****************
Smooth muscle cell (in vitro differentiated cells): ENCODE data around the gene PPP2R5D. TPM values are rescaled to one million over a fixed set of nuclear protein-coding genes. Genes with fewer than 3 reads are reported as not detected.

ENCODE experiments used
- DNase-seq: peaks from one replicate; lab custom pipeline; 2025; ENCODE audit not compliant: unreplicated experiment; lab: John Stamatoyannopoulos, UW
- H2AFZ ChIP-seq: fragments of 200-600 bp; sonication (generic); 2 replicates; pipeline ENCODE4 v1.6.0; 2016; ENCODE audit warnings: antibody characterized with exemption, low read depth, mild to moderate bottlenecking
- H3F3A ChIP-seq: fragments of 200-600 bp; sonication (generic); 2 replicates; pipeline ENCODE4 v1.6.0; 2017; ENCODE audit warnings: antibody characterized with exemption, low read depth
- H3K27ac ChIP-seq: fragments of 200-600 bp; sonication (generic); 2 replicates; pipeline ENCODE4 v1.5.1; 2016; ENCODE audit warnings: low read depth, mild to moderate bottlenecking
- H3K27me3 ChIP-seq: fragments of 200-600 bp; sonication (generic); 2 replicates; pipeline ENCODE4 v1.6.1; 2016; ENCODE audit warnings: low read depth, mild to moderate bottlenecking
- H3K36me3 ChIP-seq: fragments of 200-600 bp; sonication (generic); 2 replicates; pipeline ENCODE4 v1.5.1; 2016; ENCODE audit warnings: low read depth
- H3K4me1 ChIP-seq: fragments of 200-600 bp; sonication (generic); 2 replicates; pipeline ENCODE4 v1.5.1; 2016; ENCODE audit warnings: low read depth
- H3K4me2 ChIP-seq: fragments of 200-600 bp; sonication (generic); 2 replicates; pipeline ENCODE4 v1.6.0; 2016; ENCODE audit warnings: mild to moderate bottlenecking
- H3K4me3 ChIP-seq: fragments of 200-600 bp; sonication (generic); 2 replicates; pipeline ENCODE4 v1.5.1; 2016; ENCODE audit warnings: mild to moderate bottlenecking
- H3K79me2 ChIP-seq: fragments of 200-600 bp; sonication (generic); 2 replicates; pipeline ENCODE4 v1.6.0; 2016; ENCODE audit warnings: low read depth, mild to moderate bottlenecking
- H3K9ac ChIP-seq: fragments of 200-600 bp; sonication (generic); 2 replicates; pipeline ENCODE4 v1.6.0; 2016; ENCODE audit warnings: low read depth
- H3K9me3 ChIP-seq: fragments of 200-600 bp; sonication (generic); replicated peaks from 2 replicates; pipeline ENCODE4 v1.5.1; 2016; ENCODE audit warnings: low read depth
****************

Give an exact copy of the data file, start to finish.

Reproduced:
Smooth muscle cell (in vitro differentiated cells): ENCODE data around the gene PPP2R5D. TPM values are rescaled to one million over a fixed set of nuclear protein-coding genes. Genes with fewer than 3 reads are reported as not detected.

ENCODE experiments used
- DNase-seq: peaks from one replicate; lab custom pipeline; 2025; ENCODE audit not compliant: unreplicated experiment; lab: John Stamatoyannopoulos, UW
- H2AFZ ChIP-seq: fragments of 200-600 bp; sonication (generic); 2 replicates; pipeline ENCODE4 v1.6.0; 2016; ENCODE audit warnings: antibody characterized with exemption, low read depth, mild to moderate bottlenecking
- H3F3A ChIP-seq: fragments of 200-600 bp; sonication (generic); 2 replicates; pipeline ENCODE4 v1.6.0; 2017; ENCODE audit warnings: antibody characterized with exemption, low read depth
- H3K27ac ChIP-seq: fragments of 200-600 bp; sonication (generic); 2 replicates; pipeline ENCODE4 v1.5.1; 2016; ENCODE audit warnings: low read depth, mild to moderate bottlenecking
- H3K27me3 ChIP-seq: fragments of 200-600 bp; sonication (generic); 2 replicates; pipeline ENCODE4 v1.6.1; 2016; ENCODE audit warnings: low read depth, mild to moderate bottlenecking
- H3K36me3 ChIP-seq: fragments of 200-600 bp; sonication (generic); 2 replicates; pipeline ENCODE4 v1.5.1; 2016; ENCODE audit warnings: low read depth
- H3K4me1 ChIP-seq: fragments of 200-600 bp; sonication (generic); 2 replicates; pipeline ENCODE4 v1.5.1; 2016; ENCODE audit warnings: low read depth
- H3K4me2 ChIP-seq: fragments of 200-600 bp; sonication (generic); 2 replicates; pipeline ENCODE4 v1.6.0; 2016; ENCODE audit warnings: mild to moderate bottlenecking
- H3K4me3 ChIP-seq: fragments of 200-600 bp; sonication (generic); 2 replicates; pipeline ENCODE4 v1.5.1; 2016; ENCODE audit warnings: mild to moderate bottlenecking
- H3K79me2 ChIP-seq: fragments of 200-600 bp; sonication (generic); 2 replicates; pipeline ENCODE4 v1.6.0; 2016; ENCODE audit warnings: low read depth, mild to moderate bottlenecking
- H3K9ac ChIP-seq: fragments of 200-600 bp; sonication (generic); 2 replicates; pipeline ENCODE4 v1.6.0; 2016; ENCODE audit warnings: low read depth
- H3K9me3 ChIP-seq: fragments of 200-600 bp; sonication (generic); replicated peaks from 2 replicates; pipeline ENCODE4 v1.5.1; 2016; ENCODE audit warnings: low read depth